When calculating many or long paths at the same time, especially on slow computers, it can take a small amount of time before the movement script gets back the result of the path calculation. During that time it may have moved a distance away from where it was when it requested the path and therefore the AIPath script has had code for detecting where it should start to follow the calculated path. If the latency for calculaing paths grew too large this algorithm could sometimes not keep up and the agent may for example turn around for a short amount of time and move in the wrong direction on the path. In 4.0 this algorithm has been improved to be both more performant and better handle cases when the latency grows large. This means it should tolerate slower computers (or more units/larger worlds) better.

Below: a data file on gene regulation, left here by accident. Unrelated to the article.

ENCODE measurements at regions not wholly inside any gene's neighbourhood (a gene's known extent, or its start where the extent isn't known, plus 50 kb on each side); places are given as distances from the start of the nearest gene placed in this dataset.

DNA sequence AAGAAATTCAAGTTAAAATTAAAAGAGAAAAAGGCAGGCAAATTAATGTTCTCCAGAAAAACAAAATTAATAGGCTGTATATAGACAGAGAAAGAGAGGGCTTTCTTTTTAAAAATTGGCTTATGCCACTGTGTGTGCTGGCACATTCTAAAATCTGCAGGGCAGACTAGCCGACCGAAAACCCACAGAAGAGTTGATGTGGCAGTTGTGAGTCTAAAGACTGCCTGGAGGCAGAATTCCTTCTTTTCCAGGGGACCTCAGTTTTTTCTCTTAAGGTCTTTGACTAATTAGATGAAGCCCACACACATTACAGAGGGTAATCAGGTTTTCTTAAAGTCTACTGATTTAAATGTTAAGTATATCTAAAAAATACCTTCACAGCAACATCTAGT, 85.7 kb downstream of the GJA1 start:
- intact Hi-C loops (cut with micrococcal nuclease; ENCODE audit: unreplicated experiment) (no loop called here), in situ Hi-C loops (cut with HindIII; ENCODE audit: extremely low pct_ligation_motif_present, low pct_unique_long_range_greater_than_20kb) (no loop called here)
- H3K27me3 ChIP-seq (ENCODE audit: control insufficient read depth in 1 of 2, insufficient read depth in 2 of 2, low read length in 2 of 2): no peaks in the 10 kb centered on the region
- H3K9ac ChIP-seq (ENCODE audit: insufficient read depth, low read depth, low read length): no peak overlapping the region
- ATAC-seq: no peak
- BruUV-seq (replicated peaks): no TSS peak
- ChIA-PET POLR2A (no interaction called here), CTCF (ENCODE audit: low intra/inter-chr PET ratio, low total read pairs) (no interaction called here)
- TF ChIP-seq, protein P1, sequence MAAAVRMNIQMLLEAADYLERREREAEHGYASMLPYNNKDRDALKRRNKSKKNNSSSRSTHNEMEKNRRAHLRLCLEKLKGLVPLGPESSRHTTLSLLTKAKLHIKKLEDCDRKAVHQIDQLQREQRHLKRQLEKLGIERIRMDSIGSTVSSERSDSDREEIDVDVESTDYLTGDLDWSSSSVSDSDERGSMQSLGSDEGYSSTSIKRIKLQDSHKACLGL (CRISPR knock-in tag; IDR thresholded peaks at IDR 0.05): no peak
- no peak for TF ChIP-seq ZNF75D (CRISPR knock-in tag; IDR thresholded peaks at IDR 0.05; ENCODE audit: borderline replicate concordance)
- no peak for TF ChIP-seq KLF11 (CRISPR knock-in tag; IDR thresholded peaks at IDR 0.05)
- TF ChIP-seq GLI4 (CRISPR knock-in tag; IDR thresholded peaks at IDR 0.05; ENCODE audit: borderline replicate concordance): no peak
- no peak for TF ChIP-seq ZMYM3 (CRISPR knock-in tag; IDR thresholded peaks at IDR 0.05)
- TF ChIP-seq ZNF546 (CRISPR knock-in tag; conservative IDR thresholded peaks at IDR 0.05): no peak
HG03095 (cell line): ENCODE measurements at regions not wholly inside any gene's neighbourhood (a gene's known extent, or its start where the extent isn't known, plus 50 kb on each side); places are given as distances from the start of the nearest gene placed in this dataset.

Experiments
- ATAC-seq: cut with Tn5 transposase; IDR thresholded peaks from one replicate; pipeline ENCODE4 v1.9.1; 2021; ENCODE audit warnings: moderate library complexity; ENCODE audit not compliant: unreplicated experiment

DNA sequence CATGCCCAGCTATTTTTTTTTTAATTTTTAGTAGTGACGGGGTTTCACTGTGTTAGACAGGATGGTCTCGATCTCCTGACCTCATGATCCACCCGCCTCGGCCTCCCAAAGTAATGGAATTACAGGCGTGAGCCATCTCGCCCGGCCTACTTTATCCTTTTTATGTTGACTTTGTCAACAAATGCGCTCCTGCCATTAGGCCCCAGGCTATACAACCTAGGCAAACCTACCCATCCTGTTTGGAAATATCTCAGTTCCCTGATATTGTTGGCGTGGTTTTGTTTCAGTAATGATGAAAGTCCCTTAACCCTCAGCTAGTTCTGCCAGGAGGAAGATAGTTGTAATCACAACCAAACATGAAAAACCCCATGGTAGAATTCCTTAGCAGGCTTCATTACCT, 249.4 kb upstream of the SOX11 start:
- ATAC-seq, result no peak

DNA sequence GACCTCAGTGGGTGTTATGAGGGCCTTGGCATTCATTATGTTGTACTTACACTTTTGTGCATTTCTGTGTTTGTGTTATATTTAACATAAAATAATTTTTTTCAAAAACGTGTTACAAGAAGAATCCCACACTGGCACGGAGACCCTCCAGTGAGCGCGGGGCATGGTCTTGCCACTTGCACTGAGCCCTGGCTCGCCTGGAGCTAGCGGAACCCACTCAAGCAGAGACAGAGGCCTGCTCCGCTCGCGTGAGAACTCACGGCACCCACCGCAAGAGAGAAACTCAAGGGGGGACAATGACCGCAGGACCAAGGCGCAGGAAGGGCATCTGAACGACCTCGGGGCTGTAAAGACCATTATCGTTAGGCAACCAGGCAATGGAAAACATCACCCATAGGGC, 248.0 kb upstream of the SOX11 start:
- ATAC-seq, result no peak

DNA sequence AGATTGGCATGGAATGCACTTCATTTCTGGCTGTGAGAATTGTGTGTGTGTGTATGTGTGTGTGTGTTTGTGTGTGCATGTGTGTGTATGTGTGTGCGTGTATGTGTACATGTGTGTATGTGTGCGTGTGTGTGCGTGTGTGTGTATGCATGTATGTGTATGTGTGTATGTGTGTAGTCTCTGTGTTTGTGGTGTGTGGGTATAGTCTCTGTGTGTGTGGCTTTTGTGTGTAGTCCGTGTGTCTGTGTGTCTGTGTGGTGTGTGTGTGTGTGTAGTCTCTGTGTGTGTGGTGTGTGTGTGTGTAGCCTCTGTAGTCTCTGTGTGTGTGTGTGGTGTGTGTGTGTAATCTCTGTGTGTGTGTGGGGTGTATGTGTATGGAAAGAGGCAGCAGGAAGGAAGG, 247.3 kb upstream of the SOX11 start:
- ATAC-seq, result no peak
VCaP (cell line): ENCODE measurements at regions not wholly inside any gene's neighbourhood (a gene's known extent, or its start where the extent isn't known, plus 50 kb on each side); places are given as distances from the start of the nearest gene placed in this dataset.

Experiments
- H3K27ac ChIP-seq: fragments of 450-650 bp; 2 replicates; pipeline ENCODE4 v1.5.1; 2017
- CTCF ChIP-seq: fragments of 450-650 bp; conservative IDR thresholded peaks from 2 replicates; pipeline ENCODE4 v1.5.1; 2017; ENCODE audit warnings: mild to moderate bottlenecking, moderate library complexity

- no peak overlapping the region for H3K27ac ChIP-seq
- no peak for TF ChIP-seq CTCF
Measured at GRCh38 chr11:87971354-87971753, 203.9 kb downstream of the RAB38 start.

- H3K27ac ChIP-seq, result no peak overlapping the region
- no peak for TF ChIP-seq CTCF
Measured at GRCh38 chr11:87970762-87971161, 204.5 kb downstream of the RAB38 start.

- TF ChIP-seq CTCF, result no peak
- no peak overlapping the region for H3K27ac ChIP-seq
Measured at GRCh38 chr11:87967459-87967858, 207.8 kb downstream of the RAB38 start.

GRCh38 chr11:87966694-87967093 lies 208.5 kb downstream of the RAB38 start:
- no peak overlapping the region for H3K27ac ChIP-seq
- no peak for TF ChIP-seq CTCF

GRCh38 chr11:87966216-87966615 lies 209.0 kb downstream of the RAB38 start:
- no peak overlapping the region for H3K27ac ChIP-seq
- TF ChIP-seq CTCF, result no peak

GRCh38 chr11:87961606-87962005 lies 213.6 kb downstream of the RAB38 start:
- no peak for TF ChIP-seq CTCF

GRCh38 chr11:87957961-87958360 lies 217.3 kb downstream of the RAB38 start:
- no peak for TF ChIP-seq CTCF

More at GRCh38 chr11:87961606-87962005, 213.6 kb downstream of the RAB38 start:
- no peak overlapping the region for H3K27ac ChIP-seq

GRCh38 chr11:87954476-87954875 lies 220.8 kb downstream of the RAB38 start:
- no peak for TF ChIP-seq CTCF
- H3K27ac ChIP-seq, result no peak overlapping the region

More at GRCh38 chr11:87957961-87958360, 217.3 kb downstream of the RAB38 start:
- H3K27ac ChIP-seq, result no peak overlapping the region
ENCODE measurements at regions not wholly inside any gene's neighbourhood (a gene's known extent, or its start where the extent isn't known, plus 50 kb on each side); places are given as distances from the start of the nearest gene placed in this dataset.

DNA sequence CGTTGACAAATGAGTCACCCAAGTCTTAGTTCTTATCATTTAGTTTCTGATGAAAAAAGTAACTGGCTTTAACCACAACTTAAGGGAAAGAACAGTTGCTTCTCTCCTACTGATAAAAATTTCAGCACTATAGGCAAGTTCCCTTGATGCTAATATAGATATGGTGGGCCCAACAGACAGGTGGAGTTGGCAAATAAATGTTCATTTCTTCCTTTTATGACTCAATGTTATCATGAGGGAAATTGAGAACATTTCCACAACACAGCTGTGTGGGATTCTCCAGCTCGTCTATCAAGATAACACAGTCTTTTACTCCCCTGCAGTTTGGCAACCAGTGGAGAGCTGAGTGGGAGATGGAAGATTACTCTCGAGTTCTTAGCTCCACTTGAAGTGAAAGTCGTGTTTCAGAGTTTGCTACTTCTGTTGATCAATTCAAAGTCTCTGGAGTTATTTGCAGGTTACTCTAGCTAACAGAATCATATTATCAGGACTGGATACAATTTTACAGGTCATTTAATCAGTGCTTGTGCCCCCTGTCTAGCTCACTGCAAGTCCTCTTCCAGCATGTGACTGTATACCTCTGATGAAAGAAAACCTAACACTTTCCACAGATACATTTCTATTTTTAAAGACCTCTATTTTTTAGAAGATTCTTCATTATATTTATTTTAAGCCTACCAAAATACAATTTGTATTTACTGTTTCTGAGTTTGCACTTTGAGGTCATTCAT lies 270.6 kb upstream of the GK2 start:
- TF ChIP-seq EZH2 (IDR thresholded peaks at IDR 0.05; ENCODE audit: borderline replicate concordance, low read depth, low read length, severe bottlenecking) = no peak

The code quality has been significantly improved in version 4.0. I have worked hard to clean up messy areas of code, to add more documentation comments and to refactor existing classes to improve encapsulation. This should make Intellisense suggestions less noisy. For those of you that like to read the source code of packages that you use, this should hopefully make it more enjoyable for you and make it easier to understand the code.